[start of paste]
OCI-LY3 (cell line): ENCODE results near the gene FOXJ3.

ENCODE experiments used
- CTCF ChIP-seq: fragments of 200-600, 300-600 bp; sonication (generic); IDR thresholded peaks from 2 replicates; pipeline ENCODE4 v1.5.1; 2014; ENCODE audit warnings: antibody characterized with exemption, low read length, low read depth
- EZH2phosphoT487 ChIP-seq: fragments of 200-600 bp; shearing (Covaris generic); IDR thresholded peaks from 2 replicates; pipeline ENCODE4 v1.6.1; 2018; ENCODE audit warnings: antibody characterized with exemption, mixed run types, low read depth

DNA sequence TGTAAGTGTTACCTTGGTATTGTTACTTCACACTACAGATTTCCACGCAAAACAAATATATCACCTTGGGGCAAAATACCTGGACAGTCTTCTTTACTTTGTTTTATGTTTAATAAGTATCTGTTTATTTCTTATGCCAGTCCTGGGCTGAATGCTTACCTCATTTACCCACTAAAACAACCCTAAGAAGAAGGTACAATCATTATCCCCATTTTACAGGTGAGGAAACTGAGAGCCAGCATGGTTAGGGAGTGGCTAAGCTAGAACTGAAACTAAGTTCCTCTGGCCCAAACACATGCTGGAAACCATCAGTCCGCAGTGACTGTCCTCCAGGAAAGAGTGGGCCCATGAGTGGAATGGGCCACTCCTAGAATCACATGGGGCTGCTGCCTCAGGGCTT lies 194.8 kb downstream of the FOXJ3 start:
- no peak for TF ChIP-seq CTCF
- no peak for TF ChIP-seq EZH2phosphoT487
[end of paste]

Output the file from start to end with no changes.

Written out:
OCI-LY3 (cell line): ENCODE results near the gene FOXJ3.

ENCODE experiments used
- CTCF ChIP-seq: fragments of 200-600, 300-600 bp; sonication (generic); IDR thresholded peaks from 2 replicates; pipeline ENCODE4 v1.5.1; 2014; ENCODE audit warnings: antibody characterized with exemption, low read length, low read depth
- EZH2phosphoT487 ChIP-seq: fragments of 200-600 bp; shearing (Covaris generic); IDR thresholded peaks from 2 replicates; pipeline ENCODE4 v1.6.1; 2018; ENCODE audit warnings: antibody characterized with exemption, mixed run types, low read depth

DNA sequence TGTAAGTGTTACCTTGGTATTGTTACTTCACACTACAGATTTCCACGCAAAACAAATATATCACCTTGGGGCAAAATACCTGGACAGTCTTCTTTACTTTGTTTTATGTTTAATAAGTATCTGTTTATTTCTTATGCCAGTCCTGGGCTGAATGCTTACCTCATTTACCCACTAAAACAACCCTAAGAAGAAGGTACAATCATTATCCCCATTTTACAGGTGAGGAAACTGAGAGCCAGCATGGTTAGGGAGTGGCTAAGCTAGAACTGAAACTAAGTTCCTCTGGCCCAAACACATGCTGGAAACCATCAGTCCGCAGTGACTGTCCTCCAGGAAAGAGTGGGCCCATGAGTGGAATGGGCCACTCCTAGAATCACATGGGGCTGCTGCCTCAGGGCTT lies 194.8 kb downstream of the FOXJ3 start:
- no peak for TF ChIP-seq CTCF
- no peak for TF ChIP-seq EZH2phosphoT487